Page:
Throughout my past four years on The Chronicle, I have occasionally thought about what I would say in my senior sendoff. As I try to form the words for the last piece I will ever write for the paper that is my everything, it seems every idea I ever had has flown out the window.
I wish I could give you, the reader, some sort of wisdom that I alone possess as a soon-to-be-graduating senior and the former editor-in-chief of this paper. After all, my experience on The Chronicle has given me journalism skills, taught me how to be a leader and made me more confident. I know I am prepared to enter the workforce because of what I have learned here.
But, alas, I cannot give you any advice that you have not already heard.
Because I guess one of the key things I’ve learned on The Chronicle and in college is that no one really has all the answers, but everyone has the potential to do anything.
Especially as a freshman, I thought of the seniors on The Chronicle as superhumans who always could answer my questions and had a plan for when something went wrong. Back then, I did not think I could be editor-in-chief because I thought I was not capable enough for the job.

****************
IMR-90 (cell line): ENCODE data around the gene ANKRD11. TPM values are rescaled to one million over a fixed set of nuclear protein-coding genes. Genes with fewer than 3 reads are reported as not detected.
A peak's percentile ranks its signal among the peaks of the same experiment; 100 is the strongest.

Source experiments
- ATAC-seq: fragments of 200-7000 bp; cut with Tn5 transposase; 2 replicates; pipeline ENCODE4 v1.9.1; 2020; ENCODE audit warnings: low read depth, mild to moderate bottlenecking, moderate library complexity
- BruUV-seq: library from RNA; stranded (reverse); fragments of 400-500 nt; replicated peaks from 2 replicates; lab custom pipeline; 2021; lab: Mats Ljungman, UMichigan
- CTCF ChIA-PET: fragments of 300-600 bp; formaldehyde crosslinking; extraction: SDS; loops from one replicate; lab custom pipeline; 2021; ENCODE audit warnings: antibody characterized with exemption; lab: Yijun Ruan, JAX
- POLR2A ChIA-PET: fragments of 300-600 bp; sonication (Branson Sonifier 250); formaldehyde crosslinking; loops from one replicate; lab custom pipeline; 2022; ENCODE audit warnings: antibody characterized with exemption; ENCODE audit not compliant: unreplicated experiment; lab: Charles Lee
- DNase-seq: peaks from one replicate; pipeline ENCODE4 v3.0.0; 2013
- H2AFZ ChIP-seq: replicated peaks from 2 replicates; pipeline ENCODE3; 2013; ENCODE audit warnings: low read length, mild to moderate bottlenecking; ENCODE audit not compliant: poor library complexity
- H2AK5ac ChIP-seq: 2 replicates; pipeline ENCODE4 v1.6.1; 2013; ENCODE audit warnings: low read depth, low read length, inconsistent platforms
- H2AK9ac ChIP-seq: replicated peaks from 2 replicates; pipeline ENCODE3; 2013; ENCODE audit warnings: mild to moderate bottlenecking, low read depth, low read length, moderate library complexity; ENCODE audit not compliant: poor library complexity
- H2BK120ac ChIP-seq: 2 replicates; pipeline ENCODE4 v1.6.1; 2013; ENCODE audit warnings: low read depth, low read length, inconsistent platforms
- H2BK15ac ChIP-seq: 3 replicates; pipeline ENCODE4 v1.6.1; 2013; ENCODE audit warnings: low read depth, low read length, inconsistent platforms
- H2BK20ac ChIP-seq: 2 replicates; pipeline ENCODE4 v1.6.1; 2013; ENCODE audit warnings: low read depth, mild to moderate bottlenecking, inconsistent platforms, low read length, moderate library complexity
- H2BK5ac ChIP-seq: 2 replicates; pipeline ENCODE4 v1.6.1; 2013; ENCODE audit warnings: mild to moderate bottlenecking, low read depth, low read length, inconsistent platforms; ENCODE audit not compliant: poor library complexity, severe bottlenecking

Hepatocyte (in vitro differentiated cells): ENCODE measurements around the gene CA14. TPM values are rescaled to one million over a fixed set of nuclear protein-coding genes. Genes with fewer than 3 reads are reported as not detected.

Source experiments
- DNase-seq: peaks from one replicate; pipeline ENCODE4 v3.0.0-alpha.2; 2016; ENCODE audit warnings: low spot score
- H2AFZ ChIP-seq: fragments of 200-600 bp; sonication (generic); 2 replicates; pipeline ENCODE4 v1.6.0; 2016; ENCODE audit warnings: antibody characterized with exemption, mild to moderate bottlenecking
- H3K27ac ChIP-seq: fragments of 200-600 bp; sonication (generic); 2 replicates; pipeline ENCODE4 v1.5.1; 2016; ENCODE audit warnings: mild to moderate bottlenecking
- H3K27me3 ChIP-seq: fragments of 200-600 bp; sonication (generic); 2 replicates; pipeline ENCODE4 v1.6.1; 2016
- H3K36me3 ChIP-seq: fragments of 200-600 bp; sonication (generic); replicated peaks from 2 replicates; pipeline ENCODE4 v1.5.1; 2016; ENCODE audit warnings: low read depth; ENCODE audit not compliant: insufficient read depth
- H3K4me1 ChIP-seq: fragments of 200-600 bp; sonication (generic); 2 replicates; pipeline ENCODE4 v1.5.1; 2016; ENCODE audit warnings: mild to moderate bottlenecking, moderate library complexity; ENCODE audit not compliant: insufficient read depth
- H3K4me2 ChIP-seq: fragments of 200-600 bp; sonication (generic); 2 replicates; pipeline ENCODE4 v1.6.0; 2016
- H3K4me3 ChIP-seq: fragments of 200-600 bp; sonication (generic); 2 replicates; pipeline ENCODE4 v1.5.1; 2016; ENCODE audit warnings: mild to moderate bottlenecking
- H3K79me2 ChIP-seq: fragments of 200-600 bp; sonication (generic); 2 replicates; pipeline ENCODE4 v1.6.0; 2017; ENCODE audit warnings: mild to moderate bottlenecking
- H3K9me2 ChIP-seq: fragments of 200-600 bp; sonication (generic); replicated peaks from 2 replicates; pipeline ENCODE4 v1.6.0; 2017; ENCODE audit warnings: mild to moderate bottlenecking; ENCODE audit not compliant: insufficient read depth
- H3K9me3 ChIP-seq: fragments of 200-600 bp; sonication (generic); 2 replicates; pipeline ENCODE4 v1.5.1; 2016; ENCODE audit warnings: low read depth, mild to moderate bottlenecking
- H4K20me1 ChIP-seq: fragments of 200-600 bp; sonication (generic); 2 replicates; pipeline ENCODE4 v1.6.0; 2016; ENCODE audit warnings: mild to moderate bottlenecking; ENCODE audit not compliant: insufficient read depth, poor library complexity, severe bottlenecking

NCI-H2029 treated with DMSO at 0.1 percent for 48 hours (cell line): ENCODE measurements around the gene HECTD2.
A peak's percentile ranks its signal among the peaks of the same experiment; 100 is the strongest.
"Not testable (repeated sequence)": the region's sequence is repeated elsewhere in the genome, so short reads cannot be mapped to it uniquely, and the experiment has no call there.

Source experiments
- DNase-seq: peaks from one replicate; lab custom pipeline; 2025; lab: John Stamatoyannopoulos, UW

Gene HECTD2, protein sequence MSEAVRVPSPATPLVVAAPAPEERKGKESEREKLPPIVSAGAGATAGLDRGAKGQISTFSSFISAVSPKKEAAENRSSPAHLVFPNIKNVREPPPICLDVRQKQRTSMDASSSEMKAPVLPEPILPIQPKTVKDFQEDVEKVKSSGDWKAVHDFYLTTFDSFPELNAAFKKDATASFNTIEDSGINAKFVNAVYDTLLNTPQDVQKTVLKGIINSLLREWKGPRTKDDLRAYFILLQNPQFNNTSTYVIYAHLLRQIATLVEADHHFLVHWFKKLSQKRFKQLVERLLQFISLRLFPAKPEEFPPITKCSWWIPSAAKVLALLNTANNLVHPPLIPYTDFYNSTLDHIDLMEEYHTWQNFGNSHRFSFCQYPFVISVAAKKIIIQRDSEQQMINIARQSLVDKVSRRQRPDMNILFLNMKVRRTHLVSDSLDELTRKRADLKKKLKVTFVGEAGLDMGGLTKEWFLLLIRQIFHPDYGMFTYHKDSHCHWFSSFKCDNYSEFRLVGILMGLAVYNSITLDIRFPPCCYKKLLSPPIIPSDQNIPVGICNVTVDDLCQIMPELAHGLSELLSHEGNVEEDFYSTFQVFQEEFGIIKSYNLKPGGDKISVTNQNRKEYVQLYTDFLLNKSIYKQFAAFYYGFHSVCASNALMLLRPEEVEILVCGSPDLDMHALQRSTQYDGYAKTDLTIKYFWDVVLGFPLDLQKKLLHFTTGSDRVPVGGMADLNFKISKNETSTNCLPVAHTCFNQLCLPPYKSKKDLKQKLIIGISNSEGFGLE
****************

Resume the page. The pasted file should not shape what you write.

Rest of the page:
Four years later, I have finished up my time on the paper, but I still don’t have superhuman abilities. As editor-in-chief, I did not always know what to do when the paper ran into tough spots–whether that was criticism or people drama. And that was okay.
I took every problem that came my way and sort of made it up as I went along. I made pro-con lists. I asked for help. I followed my gut. I made mistakes. I had the best year of my life.
So to my amazing successor Sarah Doiron, the entire Chronicle staff and every single one of you reading this, don’t doubt yourself. You don’t have to be superman. You just have to be you. And you are capable of anything.